Thanks, But We'll Do It Ourselves

Thanks, But We’ll Do It Ourselves

Amish communities routinely practice the institution of rumspringa (from the German herumspringen, to jump around). At 17, their children (who until then have been subjected to strict family discipline) are set free and allowed, solicited even, to go out and experience the ways of the “American” world around them. They drive cars, listen to pop music, watch TV and get involved in drinking, drugs and wild sex. After a couple of years, they are expected to decide: Will they become members of the Amish community, or leave it and turn into ordinary American citizens? Far from allowing the youngsters a truly free choice–that is, giving them a chance to decide based on the full knowledge and experience of both sides of the choice–such a solution is a fake choice if there ever was one. After long years of discipline and fantasizing about the illicit pleasures of the outside world, when the adolescent Amish are thrown into this world unprepared, they cannot but indulge in extremely transgressive behavior, gorging themselves fully on a life of sex, drugs and drinking. And since they have never had the chance to develop any self-regulation in such a life, the wholly new and permissive situation inexorably backlashes, generating unbearable anxiety. Thus, it is a safe bet that, after a couple of years, they will return to the seclusion of their community. Indeed, 90 percent of the children do exactly that.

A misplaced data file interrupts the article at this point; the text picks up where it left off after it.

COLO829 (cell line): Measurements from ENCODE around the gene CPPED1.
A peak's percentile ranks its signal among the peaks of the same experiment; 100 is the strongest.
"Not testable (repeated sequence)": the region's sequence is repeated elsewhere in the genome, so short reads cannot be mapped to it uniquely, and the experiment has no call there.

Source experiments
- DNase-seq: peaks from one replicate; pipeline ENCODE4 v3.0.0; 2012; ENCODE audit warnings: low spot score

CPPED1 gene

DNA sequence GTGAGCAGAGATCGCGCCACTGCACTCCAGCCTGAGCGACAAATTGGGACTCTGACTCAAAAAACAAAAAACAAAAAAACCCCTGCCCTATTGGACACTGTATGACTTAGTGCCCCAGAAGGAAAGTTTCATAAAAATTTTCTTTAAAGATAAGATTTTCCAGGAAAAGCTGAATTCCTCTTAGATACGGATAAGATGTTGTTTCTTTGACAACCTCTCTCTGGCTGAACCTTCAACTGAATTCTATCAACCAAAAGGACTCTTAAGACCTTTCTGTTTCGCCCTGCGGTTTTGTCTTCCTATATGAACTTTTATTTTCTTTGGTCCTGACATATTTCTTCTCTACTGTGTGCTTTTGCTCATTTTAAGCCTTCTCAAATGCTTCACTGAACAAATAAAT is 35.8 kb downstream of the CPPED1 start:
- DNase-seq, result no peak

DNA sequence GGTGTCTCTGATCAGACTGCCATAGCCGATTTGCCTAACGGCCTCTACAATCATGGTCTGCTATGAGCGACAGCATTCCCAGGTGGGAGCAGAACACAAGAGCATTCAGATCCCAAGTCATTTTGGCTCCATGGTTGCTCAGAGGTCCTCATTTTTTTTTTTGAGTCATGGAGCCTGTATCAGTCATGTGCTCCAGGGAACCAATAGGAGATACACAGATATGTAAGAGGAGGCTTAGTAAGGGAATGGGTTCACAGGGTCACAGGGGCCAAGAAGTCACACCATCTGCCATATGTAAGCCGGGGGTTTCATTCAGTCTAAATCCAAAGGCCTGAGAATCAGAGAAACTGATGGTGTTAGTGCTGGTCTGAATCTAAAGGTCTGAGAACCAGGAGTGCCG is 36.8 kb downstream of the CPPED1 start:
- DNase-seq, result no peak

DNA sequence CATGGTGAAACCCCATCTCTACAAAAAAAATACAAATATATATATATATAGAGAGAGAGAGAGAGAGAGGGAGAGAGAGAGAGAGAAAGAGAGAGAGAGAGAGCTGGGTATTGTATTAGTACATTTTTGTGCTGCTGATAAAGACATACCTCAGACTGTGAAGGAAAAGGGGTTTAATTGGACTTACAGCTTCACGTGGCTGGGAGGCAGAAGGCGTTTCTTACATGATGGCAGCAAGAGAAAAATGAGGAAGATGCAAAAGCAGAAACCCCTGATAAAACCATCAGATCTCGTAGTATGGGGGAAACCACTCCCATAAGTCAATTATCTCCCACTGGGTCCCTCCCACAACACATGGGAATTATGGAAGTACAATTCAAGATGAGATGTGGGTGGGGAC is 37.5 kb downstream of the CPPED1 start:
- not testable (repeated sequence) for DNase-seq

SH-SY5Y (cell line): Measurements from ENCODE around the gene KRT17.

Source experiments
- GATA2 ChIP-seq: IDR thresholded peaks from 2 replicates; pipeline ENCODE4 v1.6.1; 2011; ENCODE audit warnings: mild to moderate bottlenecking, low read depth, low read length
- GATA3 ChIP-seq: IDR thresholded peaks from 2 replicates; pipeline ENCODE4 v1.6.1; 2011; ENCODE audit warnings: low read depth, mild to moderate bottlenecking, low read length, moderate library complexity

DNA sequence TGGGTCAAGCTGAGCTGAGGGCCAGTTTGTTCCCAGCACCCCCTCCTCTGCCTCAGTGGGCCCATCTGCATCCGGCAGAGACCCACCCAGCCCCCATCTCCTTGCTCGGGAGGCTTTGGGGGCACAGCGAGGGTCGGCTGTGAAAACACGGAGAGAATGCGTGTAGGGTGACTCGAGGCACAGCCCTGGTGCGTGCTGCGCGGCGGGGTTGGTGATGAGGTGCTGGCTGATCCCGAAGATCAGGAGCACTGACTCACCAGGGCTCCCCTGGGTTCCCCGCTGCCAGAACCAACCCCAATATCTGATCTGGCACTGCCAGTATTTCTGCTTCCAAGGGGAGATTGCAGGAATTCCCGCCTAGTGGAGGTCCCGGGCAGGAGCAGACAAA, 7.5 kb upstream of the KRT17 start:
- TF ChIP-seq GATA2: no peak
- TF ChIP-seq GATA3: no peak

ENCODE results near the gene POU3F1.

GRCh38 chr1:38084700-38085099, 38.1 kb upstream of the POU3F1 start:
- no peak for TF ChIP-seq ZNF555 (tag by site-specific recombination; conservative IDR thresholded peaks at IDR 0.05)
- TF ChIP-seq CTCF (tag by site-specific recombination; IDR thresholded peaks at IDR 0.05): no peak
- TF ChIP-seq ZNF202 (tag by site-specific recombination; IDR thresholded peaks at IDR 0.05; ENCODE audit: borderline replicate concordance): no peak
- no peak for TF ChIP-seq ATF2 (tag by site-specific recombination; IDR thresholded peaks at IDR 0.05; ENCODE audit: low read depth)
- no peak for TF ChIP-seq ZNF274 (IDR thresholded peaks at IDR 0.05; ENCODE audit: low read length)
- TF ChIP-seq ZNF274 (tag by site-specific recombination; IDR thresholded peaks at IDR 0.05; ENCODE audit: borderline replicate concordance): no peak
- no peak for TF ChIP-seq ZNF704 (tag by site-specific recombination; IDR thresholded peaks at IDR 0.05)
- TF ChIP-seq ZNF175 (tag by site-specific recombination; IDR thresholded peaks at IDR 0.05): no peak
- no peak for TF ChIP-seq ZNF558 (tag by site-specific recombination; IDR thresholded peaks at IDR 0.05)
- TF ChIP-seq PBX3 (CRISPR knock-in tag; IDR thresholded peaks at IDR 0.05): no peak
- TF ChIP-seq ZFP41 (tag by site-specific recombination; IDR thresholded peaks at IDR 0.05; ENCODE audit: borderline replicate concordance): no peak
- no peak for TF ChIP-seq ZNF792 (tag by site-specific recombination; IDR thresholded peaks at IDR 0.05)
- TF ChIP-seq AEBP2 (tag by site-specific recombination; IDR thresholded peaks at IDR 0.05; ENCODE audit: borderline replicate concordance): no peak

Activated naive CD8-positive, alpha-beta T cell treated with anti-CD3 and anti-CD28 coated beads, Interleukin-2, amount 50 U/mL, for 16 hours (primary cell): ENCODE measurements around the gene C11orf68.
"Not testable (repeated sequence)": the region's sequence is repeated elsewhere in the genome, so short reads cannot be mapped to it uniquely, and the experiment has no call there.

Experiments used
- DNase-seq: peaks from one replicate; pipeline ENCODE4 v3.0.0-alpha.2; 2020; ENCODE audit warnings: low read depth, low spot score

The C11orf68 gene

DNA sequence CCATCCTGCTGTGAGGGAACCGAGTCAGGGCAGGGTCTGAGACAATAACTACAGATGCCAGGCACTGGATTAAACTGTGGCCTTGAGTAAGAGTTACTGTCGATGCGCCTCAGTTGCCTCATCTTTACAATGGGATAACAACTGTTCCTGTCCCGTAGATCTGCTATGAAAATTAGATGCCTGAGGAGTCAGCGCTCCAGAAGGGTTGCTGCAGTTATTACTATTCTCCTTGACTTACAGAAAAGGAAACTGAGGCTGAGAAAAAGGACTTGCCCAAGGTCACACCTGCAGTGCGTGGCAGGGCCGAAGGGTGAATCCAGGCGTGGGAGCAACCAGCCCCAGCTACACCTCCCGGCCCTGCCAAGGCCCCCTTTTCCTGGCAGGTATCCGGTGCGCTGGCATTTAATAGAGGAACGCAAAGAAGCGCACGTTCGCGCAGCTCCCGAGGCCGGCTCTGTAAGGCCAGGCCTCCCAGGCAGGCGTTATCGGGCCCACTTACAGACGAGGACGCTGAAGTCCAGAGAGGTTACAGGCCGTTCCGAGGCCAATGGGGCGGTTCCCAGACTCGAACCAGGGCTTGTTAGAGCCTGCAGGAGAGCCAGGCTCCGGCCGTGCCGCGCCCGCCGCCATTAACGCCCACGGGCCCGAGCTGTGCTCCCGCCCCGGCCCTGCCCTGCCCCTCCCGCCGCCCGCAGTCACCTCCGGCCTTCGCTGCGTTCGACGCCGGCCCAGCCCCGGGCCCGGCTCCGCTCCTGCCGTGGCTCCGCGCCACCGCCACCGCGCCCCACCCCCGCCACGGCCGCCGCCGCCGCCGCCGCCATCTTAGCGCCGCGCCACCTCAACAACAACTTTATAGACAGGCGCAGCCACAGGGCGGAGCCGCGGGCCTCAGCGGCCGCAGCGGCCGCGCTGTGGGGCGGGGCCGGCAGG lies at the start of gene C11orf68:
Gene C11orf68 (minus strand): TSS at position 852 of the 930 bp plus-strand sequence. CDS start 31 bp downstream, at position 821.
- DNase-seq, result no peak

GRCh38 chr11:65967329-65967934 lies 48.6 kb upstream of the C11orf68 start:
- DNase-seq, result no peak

This is a perfect example of the difficulties that accompany the idea of a “free choice.” While Amish adolescents are formally given a free choice, the conditions they find themselves in while choosing make the choice “unfree.” In order for them to have a truly free choice, they would have to be properly informed of and educated about all their options. However, the only way to do this would be to extract them from the Amish community, which would effectively render them American.

This deadlock also illustrates the problems with the standard liberal attitude toward Muslim women who wear veils: They can do it if it is their free choice and not an option imposed on them by their husbands or family. However, the moment women wear a veil as the result of their free choice (say, in order to realize their own spirituality), the meaning of wearing a veil changes completely. For liberals, it is no longer a sign of their belonging to the Muslim community, but an expression of their idiosyncratic individuality. The difference is the same as the one between a Chinese farmer eating Chinese food because his village has done so from time immemorial and a citizen of a Western megalopolis deciding to go and have dinner at a local Chinese restaurant.

A choice is thus always a “meta-choice,” a choice that simultaneously defines and is defined by the conditions of the choice itself. It is only the woman who does not choose to wear a veil who effectively makes a choice. This is why, in our secular societies of choice, people who maintain a substantial religious belonging are in a subordinate position. Even if they are allowed to maintain their belief, this belief is “tolerated” as an idiosyncratic personal choice or opinion. The moment they present it publicly as what it is for them (a matter of substantial belonging), they are deemed “fundamentalist.”

So what does all this have to do with the recent French (and then Dutch) vote of “No” to the European Constitution?

[Extract. Appeared in In These Times, on June 19th, 2005. (full text).]

Slavoj Žižek

Slavoj Žižek is a Slovenian philosopher and psychoanalyst, and a senior researcher at the Institute for Humanities, Birkbeck College, University of London. He has also been a visiting professor at more than 10 universities around the world. Žižek is the author of many books; his latest are Against the Double Blackmail and Disparities.

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